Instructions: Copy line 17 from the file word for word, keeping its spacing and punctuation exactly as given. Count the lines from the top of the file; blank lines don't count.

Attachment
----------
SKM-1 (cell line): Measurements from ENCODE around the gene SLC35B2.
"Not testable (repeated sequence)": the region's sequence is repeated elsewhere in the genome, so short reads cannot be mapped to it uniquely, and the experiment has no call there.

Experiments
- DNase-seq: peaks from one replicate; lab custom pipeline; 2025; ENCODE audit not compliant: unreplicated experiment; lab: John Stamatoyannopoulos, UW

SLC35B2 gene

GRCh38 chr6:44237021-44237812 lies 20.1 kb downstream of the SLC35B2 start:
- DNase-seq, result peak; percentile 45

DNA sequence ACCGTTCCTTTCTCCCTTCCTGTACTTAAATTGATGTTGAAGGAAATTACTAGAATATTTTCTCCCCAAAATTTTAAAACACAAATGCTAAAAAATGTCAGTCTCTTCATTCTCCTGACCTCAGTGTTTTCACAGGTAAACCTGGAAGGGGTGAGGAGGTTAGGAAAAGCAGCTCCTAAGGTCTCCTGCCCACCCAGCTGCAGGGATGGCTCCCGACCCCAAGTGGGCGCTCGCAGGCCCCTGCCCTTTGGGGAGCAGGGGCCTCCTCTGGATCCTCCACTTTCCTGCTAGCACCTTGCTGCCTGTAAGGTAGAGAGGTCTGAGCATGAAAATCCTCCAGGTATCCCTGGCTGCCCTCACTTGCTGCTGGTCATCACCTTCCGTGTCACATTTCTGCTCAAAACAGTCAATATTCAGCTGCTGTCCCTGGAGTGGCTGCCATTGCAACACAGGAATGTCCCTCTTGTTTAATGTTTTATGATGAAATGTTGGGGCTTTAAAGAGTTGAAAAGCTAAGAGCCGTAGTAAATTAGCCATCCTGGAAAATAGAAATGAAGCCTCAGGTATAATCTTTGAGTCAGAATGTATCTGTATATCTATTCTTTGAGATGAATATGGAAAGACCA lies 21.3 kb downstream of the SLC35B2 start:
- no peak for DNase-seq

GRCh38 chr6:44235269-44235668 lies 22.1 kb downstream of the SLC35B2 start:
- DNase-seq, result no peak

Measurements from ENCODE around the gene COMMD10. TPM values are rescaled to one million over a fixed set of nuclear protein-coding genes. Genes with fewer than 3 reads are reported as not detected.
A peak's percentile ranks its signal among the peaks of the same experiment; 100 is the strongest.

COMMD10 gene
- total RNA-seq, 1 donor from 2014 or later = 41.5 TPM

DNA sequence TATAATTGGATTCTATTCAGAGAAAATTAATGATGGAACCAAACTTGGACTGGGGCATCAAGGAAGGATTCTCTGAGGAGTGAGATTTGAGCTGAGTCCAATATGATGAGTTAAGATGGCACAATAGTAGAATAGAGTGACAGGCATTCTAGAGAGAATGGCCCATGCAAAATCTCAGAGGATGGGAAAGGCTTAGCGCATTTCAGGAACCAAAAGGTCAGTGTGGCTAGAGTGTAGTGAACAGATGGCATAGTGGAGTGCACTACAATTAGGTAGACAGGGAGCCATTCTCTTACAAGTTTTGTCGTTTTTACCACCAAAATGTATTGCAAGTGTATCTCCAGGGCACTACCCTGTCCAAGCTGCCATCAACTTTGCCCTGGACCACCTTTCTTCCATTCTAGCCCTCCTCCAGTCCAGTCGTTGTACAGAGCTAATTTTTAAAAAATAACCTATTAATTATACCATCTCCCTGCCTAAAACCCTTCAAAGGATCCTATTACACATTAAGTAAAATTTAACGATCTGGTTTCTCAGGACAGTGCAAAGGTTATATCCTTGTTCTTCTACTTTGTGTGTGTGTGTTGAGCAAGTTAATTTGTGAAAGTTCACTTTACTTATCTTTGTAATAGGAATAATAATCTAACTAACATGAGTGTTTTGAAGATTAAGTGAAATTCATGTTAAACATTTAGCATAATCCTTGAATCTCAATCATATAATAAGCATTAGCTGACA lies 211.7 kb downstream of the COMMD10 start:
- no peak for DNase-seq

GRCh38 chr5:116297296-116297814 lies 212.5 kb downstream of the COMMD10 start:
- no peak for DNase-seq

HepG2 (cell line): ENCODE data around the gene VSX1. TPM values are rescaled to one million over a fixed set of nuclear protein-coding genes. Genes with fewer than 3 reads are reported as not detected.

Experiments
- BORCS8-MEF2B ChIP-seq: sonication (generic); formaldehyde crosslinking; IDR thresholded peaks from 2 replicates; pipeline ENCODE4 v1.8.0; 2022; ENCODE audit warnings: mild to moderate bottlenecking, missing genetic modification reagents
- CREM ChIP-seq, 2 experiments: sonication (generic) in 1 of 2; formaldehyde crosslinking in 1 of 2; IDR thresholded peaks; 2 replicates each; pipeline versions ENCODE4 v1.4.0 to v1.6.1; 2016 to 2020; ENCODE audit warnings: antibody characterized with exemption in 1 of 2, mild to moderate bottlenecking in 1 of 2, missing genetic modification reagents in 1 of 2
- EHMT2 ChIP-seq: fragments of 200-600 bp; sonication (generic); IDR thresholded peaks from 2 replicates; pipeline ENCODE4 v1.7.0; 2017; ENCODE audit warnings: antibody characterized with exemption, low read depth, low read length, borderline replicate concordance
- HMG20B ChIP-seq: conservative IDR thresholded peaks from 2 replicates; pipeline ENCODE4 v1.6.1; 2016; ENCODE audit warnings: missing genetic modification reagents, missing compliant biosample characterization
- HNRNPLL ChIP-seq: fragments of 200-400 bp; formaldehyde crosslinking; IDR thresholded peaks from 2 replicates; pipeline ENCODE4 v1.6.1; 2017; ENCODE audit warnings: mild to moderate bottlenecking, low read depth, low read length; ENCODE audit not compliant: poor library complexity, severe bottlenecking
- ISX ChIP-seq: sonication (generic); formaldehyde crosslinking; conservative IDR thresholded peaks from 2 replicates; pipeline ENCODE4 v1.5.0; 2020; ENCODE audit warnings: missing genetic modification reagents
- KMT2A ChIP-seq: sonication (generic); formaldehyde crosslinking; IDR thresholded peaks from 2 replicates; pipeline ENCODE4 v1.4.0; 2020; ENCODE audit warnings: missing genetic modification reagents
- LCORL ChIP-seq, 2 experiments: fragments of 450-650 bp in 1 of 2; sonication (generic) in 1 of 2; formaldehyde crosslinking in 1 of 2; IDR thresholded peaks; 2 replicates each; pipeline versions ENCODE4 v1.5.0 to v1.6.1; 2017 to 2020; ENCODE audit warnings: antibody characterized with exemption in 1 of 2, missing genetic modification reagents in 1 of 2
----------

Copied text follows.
- no peak for DNase-seq